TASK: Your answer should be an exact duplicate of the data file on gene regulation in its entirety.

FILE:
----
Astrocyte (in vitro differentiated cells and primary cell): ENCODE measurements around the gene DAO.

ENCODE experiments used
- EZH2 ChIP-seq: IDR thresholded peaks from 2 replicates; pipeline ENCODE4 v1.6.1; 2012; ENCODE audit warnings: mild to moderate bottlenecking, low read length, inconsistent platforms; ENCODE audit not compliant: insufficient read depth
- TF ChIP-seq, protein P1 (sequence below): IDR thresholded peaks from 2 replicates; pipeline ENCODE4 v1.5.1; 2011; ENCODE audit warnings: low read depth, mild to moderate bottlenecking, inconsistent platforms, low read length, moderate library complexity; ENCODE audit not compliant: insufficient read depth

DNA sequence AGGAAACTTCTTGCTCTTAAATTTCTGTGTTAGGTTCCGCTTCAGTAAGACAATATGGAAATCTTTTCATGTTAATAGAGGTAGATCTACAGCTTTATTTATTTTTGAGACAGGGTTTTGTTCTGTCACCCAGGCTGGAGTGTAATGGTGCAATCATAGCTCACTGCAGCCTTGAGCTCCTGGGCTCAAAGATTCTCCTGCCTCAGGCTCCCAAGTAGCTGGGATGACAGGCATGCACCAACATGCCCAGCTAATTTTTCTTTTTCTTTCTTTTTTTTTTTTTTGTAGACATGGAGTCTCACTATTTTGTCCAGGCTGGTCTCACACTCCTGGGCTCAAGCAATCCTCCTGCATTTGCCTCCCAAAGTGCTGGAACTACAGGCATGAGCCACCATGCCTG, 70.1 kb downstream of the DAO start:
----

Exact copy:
Astrocyte (in vitro differentiated cells and primary cell): ENCODE measurements around the gene DAO.

ENCODE experiments used
- EZH2 ChIP-seq: IDR thresholded peaks from 2 replicates; pipeline ENCODE4 v1.6.1; 2012; ENCODE audit warnings: mild to moderate bottlenecking, low read length, inconsistent platforms; ENCODE audit not compliant: insufficient read depth
- TF ChIP-seq, protein P1 (sequence below): IDR thresholded peaks from 2 replicates; pipeline ENCODE4 v1.5.1; 2011; ENCODE audit warnings: low read depth, mild to moderate bottlenecking, inconsistent platforms, low read length, moderate library complexity; ENCODE audit not compliant: insufficient read depth

DNA sequence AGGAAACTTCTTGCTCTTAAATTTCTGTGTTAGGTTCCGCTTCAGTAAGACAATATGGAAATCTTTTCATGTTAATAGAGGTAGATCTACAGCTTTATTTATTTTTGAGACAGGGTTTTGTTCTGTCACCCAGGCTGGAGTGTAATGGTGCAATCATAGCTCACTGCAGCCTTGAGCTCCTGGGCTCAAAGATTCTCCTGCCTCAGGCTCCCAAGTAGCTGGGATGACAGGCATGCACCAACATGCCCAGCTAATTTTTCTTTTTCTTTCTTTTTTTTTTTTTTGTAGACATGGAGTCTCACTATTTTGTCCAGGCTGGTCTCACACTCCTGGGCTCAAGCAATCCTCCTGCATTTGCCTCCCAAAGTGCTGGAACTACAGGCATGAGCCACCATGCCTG, 70.1 kb downstream of the DAO start: